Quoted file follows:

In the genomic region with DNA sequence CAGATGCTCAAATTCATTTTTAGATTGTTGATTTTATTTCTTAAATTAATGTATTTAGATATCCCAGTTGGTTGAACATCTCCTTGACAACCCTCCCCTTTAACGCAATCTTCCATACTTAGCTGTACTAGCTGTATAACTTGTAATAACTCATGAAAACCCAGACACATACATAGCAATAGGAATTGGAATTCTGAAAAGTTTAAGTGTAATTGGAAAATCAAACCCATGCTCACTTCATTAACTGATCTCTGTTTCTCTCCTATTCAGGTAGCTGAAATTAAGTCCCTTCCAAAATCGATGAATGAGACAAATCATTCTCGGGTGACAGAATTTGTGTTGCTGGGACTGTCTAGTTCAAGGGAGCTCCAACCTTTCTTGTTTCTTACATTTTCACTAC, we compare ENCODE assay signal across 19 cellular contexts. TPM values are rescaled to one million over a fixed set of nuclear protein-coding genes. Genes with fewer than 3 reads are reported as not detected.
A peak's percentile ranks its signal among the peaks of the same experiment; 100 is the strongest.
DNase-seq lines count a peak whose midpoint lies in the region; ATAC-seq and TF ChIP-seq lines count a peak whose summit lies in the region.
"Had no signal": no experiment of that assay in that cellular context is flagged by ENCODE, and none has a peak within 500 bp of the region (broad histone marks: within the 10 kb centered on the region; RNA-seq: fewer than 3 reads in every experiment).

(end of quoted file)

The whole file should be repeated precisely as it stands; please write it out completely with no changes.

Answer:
In the genomic region with DNA sequence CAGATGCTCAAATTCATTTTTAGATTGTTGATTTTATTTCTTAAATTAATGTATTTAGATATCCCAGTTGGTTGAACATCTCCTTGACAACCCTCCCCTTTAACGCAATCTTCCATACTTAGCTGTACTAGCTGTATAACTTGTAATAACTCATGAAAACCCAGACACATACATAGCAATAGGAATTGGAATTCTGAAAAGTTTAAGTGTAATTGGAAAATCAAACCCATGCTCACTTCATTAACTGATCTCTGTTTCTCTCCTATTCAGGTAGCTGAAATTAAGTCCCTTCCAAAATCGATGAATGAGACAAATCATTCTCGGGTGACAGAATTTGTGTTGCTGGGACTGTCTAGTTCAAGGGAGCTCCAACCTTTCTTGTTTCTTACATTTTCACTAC, we compare ENCODE assay signal across 19 cellular contexts. TPM values are rescaled to one million over a fixed set of nuclear protein-coding genes. Genes with fewer than 3 reads are reported as not detected.
A peak's percentile ranks its signal among the peaks of the same experiment; 100 is the strongest.
DNase-seq lines count a peak whose midpoint lies in the region; ATAC-seq and TF ChIP-seq lines count a peak whose summit lies in the region.
"Had no signal": no experiment of that assay in that cellular context is flagged by ENCODE, and none has a peak within 500 bp of the region (broad histone marks: within the 10 kb centered on the region; RNA-seq: fewer than 3 reads in every experiment).